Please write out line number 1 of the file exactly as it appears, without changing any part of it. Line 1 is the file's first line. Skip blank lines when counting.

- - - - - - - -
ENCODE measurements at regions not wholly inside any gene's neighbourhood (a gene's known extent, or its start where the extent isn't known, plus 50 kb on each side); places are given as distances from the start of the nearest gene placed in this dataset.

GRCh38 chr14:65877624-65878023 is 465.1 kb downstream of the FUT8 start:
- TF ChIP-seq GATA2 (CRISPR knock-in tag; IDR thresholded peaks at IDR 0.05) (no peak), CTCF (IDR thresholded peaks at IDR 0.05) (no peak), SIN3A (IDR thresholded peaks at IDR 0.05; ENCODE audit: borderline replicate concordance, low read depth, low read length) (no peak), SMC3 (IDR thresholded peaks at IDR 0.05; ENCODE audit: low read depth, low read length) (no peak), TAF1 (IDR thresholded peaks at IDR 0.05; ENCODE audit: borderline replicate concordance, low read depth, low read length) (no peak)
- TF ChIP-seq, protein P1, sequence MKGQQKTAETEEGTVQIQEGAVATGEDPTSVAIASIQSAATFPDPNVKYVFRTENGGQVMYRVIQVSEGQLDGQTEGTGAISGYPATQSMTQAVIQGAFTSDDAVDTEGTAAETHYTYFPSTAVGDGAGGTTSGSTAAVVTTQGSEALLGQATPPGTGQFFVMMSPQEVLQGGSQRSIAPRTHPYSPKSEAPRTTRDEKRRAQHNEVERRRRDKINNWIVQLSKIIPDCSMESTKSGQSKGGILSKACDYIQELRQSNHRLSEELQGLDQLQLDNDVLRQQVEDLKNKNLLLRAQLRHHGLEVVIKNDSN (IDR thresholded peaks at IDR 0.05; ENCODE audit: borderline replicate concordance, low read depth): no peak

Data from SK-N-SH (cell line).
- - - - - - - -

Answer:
ENCODE measurements at regions not wholly inside any gene's neighbourhood (a gene's known extent, or its start where the extent isn't known, plus 50 kb on each side); places are given as distances from the start of the nearest gene placed in this dataset.